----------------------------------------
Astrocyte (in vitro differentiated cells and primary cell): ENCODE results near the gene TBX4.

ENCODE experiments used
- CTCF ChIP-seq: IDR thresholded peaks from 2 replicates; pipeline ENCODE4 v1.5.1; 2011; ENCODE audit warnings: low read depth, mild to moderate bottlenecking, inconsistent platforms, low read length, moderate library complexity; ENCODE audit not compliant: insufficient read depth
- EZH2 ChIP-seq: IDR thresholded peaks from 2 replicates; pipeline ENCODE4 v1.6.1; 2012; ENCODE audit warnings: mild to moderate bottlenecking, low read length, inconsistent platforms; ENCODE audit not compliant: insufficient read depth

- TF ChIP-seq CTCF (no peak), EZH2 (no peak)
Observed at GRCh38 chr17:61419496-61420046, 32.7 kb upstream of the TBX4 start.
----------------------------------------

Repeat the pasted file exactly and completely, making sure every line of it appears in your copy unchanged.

Astrocyte (in vitro differentiated cells and primary cell): ENCODE results near the gene TBX4.

ENCODE experiments used
- CTCF ChIP-seq: IDR thresholded peaks from 2 replicates; pipeline ENCODE4 v1.5.1; 2011; ENCODE audit warnings: low read depth, mild to moderate bottlenecking, inconsistent platforms, low read length, moderate library complexity; ENCODE audit not compliant: insufficient read depth
- EZH2 ChIP-seq: IDR thresholded peaks from 2 replicates; pipeline ENCODE4 v1.6.1; 2012; ENCODE audit warnings: mild to moderate bottlenecking, low read length, inconsistent platforms; ENCODE audit not compliant: insufficient read depth

- TF ChIP-seq CTCF (no peak), EZH2 (no peak)
Observed at GRCh38 chr17:61419496-61420046, 32.7 kb upstream of the TBX4 start.